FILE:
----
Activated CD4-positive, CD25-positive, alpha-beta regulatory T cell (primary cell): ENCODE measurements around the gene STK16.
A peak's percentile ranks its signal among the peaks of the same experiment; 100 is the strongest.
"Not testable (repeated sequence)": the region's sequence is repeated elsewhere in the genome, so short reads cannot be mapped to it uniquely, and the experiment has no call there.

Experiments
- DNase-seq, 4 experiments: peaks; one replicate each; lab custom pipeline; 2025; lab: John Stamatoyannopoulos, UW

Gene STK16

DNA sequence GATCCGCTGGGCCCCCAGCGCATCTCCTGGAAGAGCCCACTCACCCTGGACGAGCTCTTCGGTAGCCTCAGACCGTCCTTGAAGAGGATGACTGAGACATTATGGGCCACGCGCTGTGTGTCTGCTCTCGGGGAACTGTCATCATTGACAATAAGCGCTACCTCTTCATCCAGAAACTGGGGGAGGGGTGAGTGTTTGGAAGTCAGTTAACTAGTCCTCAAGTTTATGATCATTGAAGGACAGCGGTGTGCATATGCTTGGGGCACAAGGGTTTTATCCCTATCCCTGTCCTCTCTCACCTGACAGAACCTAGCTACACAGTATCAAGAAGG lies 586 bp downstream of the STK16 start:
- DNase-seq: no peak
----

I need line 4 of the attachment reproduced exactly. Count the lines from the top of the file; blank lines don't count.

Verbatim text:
Experiments